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Are old money messages piloting your kayak?

May 9, 2012

One of my findings from some recent workshop participants was that many of us grow up with the same “money messages.” Money messages can be either implied or direct. They can range from “Money doesn’t grow on trees,” to “You can’t take it with you!” I find during workshops that if I cover the walls with these money messages, as participants read them, the messages often elicit memories of specific people in their early lives. Often these people are authority figures like a parent, minister, or teacher. Therefore, messages get conveyed to us at a very early age.

It is important to recognize how ingrained our money messages are, because they often go unquestioned. When we turn our money decisions over to long held money beliefs, we allow our choices to go on autopilot. We may think we have sufficiently analyzed a decision, when in fact we have done so only after unconsciously putting the facts through our belief filter. While this helps us become more efficient at decisionmaking, it can sometimes lead to decisions we regret.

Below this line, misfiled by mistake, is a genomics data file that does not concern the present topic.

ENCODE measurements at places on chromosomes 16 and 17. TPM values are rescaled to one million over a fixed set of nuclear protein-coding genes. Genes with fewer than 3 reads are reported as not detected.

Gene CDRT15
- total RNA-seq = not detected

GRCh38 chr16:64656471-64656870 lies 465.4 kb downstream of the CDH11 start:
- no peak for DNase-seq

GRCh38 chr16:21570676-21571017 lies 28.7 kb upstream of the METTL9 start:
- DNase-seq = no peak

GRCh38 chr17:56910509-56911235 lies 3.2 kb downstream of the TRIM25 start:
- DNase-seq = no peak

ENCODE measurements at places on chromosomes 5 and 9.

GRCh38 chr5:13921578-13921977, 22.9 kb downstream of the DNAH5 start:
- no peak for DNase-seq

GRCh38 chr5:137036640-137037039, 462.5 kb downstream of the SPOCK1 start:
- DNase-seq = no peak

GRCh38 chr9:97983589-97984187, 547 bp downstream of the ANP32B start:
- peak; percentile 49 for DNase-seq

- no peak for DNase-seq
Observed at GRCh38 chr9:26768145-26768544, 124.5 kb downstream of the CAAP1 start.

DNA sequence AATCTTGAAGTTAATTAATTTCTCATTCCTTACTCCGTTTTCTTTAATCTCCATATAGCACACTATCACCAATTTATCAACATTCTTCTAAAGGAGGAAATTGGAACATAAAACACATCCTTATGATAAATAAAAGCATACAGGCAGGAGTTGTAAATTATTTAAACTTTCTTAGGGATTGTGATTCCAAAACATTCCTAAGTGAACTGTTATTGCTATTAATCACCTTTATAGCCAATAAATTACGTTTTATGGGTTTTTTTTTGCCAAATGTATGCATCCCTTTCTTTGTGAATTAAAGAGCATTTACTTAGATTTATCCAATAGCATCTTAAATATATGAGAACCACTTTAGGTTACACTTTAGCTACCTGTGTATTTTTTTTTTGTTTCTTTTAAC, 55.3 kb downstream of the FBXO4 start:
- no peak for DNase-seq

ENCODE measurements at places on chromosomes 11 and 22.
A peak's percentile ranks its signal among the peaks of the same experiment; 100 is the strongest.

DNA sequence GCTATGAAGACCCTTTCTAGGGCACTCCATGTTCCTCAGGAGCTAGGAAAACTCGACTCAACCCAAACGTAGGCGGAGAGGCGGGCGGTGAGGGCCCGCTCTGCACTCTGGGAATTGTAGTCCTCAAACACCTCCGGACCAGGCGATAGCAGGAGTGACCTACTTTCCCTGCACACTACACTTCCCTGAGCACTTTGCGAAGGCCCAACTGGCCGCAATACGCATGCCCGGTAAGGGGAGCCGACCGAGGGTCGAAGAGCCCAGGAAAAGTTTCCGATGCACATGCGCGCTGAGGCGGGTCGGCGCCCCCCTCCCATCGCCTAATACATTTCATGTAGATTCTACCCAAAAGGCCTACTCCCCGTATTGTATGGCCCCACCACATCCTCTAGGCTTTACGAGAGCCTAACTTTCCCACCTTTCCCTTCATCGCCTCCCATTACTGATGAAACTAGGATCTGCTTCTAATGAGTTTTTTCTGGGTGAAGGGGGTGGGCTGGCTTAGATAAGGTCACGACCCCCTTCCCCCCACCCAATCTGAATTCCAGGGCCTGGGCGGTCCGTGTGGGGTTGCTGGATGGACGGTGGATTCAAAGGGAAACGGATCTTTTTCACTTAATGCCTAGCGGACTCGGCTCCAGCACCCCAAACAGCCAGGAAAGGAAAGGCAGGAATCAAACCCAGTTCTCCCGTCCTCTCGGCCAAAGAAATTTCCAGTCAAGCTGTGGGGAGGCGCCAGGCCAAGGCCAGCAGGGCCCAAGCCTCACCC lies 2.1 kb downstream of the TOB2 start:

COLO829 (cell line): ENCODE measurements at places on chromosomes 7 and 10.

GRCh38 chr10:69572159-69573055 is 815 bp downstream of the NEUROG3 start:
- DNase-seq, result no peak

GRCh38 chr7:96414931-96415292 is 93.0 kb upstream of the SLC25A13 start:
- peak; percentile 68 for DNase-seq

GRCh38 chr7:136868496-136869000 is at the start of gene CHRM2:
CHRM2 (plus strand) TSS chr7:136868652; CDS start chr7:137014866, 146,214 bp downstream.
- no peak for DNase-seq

One of my own examples hangs in my garage. It’s a kayak. One of my money messages is, “You don’t always get what you pay for.” My autopilot reaction to this message is to buy the cheapest thing that I think will get the job done. When I went to buy my kayak, I wasn’t setting out to race. Further, I was going to use it in Florida, land of lazy alligators and sultry, swamp-fed rivers. So I bought the cheapest model, what my serious (like, Olympics-team-serious) kayaker friend calls, “a floating bathtub.”

One recent Saturday morning, on an unusually low Suwannee River, my floating bathtub and I were presented with, of all things, rapids. Clumsily navigating the limestone rocks and water, I attempted to skirt an oncoming wave. With no keel to follow my paddle’s direction, instead I watched the wave devour my bow and jump in my lap like a spoiled dog. Thank goodness the sun was out. Maybe if I had anted up for a kayak with a real keel, I might have enjoyed a drier outing. Now I appreciate what a little more money might have bought.

The better we know ourselves and our money messages, the more likely we are to make better informed, more balanced, and rational decisions when it comes to spending, saving, investing, and sharing money. Walking away from the workshop, several participants said they felt a lot more prepared to face their financial futures. What money messages might you be operating with? And what can you do about it next time? Post your comments here to share or email me privately. I look forward to hearing from you.

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